Alex Salmond has called on the Government to “correct the errors” in its foreign policy and “abandon military obsession” in his message for 2017.
In a new year message, the former SNP leader said Theresa May’s administration should adopt an "ethical and effective" approach in coming months instead of arms sales and "knee-jerk militarism".
"The new year is not one of celebration for many people in countries like Syria and Yemen where the horrors of 2016 will continue into 2017," he said.
"For the UK Government, the new year should be one of recognising and correcting the errors in their foreign policy approach, and one where they adopt a more ethical and effective approach that abandons military obsession and instead puts humanitarian and political efforts at its core.
"After all, we know that the Foreign Secretary actually personally believes that our allies are engaged in proxy wars."
He added: "You cannot arm regimes with stained military tactics with one hand and then raise the other to proclaim the need to uphold human rights. The lessons are clear for all in the last year, from the lessons of Libya to Yemen and Syria.
"The SNP have consistently called for a wider strategy rather than knee-jerk militarism and we will continue to hold the Tory government to account on these crucial issues."
Ms May’s administration has previously rejected calls by two parliamentary committees for it to stop the sale of British bombs to Saudi Arabia’s armed forces in Yemen.
Saudi forces have been widely accused of committing war crimes during the campaign in the country, where reports on the ground suggest they have blown up international hospitals, funerals, schools, and weddings.
But despite the reported incidents and the worsening humanitarian situation in the country since the bombardment began, the UK has signed off £3.3 billion in arms sales to the country since the start of the offensive.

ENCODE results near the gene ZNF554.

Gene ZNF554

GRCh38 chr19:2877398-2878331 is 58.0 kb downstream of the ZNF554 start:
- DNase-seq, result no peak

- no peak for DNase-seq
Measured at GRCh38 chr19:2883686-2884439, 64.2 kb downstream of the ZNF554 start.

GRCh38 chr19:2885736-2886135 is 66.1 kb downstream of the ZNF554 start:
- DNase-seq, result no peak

Speaking in the Commons in December Michael Fallon, the Defence Secretary, confirmed that British-made cluster bombs – last delivered in 1989 and outlawed in 2010 – have been used by the Saudi forces in the current conflict in Yemen. Due to their extraordinary risk to civilians, cluster bombs, which release small bomblets over a wider area, were banned in an international treaty signed by Britain.
Meanwhile, Nicola Sturgeon, the Scottish First Minister, said she was determined that Scotland’s vote to remain in the EU will be respected in her own message for 2017. The SNP leader added that a second vote on Scottish independence remains “highly likely”.
The First Minister said: "We are working to safeguard the opportunities that so many people in Scotland now take for granted.
"We are determined that Scotland's vote to remain in the European Union will be respected - and that people in Scotland retain as many of the benefits of EU membership as possible, including the freedom to work, travel and study in other member states.
"New year is inevitably a time when we look to the future. I'm determined to ensure that we give our children and young people - Scotland's future - the support and care they need to live happy, healthy, fulfilling lives.
"I'm confident that in 2017, we will make further progress towards that goal. That's something which is well worth looking forward to.
"So, wherever you are - whether you're here in Scotland or further afield; whether you're at work, spending time on your own or with your friends or family - I hope you have a wonderful Hogmanay and a great new year. I wish all of you all the best for 2017."
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